IW: Did you learn much from it? Do you think someone who hasn't been self-employed before would?

Lindy: I did get a good bit out of it. I think it's a strong recommendation for someone who's thought, however fleetingly, of doing their own thing, but hasn't pursued it due to fear, or inertia, or the objections of others. The author really tries to lower the barriers of entry. It doesn't have to be all or nothing; you don't have to quit your job and starve your kids to be your own boss. He lays out a pretty good case for just taking the leap, even if that leap is a couple of baby steps. And he uses a really wide range of case studies to demonstrate that there's no "right" way to do it.

Plus, it's a really easy read; apart from overuse of the "solopreneurship" tag, it mostly avoids jargon and sticks to common-sense language. I got through it in a couple of days.

IW: It sounds like it's a little one-size-fits-all to me. Are there any shortcomings in that regard? Any noticeable blind spots or things you felt were glossed over?

Lindy: Actually, I'd disagree with that. Profiles range from brick & mortar shop owners to folks who travel the world with no fixed address. There are a few thing I wish he'd covered in more depth, which I'll get to in a minute, but I'm curious why you get that impression?

IW: Just from the name and some of what you've said so far -- that it's meant to empower readers to get off their butts and start a business. A sort of "you can do it!" but not really specifying on the "who" or the experience they might have. That's all.

Lindy: It definitely has a bit of a cheerleading bent, which I did find a little annoying after awhile, but rather than tagging it as "one-size-fits-all," I think he is directing the book at a specific audience: those folks who want to start something but for whatever reason find it too daunting.

IW: That's a pretty big, undefined audience! I'd just be inclined to think it might be a little too vague in some spots to be helpful to everyone. The old maxim about when you try to please everyone you please no one.

Lindy: That is true. And because of that, there's a lot he has to leave out. There's nothing in the book about business licenses, dealing with government, how to harness technology when your idea of "social media" is handing your newspaper to your neighbor. This is for sure not a nuts-and-bolts manual; if that's what you're looking for, you'll be disappointed.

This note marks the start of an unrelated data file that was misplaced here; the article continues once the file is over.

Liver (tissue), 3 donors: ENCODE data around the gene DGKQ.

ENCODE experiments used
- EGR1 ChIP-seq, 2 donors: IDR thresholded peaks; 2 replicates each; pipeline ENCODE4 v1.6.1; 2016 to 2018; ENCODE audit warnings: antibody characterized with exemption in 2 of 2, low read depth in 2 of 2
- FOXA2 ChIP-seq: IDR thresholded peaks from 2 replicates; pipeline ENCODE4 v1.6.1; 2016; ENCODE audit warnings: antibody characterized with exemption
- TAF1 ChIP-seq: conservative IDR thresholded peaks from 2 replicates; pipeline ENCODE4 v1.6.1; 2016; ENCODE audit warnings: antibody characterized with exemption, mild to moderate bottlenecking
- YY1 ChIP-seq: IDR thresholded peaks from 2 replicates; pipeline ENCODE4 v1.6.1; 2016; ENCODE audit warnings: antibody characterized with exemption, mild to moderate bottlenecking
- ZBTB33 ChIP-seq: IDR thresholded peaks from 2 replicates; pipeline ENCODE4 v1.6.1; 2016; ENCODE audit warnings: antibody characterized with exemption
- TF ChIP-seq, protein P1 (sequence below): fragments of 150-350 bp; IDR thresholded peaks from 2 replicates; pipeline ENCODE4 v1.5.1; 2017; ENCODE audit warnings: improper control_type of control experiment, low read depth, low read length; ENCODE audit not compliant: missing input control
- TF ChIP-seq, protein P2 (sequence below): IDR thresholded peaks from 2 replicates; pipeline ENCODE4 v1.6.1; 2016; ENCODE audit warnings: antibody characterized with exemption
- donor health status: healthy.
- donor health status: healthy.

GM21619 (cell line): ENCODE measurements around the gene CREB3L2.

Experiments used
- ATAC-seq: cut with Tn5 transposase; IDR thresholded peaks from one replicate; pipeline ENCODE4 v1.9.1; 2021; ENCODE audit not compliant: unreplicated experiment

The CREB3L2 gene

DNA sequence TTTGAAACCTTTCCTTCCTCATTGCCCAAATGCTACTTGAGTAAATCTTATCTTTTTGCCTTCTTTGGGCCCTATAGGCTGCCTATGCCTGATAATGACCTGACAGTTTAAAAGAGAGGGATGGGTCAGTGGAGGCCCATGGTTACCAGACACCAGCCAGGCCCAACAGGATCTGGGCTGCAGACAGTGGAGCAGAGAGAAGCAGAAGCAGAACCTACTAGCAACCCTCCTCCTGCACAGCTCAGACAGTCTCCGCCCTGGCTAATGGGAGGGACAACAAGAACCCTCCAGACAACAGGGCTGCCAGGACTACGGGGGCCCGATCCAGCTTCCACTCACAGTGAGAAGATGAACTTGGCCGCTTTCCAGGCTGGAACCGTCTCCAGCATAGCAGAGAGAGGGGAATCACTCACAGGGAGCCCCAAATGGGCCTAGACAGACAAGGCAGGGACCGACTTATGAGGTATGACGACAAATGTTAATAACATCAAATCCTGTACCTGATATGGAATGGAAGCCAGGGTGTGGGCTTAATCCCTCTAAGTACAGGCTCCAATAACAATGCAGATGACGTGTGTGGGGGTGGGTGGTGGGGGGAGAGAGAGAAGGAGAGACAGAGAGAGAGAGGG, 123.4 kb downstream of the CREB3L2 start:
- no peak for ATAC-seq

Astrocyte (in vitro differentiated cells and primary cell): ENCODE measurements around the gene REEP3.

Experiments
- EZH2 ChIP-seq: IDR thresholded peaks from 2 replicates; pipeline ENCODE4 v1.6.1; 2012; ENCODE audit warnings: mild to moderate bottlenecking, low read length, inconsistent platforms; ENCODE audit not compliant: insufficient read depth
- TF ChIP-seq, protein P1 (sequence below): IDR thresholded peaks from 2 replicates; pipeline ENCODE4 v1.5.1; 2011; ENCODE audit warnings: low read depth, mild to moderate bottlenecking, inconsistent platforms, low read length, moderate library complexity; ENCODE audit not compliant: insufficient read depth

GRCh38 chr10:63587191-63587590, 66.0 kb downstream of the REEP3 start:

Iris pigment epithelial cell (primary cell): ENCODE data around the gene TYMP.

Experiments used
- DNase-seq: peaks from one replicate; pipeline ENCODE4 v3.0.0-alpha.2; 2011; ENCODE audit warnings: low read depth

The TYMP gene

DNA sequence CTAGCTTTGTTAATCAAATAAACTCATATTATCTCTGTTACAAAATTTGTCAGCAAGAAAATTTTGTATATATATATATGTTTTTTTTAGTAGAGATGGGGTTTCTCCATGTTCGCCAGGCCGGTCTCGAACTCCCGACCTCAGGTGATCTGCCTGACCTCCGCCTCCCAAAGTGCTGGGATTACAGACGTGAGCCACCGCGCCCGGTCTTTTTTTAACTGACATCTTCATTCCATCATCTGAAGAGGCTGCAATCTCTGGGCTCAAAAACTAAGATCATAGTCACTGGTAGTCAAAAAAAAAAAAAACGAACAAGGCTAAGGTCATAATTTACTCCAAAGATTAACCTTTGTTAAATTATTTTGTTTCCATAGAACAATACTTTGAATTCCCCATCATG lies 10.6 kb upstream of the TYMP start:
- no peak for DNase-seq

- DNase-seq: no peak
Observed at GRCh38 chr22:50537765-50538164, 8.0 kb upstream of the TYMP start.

IW: What are other things you wish he'd covered a little bit more?

Lindy: I would have preferred a little more insight into the nuts and bolts of his own ventures. I realize that taxes and licenses and the administrative stuff is totally unsexy and locale-specific, but I think including tidbits from his own work would paint a more well-rounded picture.

IW: Cool. Any other final thoughts?

Lindy: If you haven't done a lot of reading in this field, or just randomly wonder if your idea is worth building a business around, I'd say it's a good, accessible entry.

Want to suggest a contributor or a book? Hit me up at @davidwolinsky!

David Wolinsky is a freelance writer and a lifelong Chicagoan. In addition to currently serving as IFC’s comedy, film, and TV blogger, he's also a comedy-writing instructor for Second City and an adjunct professor in DePaul’s College of Computing and Digital Media. (He also co-runs a blog behind the DePaul class, DIY Game Dev.) He was the Chicago city editor for The Onion A.V. Club where he provided in-depth daily coverage of this city's bustling arts/entertainment scene for half a decade. His first career aspirations were to be a game-show host.

Lindy Sinclair has pursued her lifelong interest in small business into her current gigs running operations at Rohner Letterpress and co-organizing YarnCon. She's worked with hundreds of independent artists, artisans, and other business owners over the last two decades.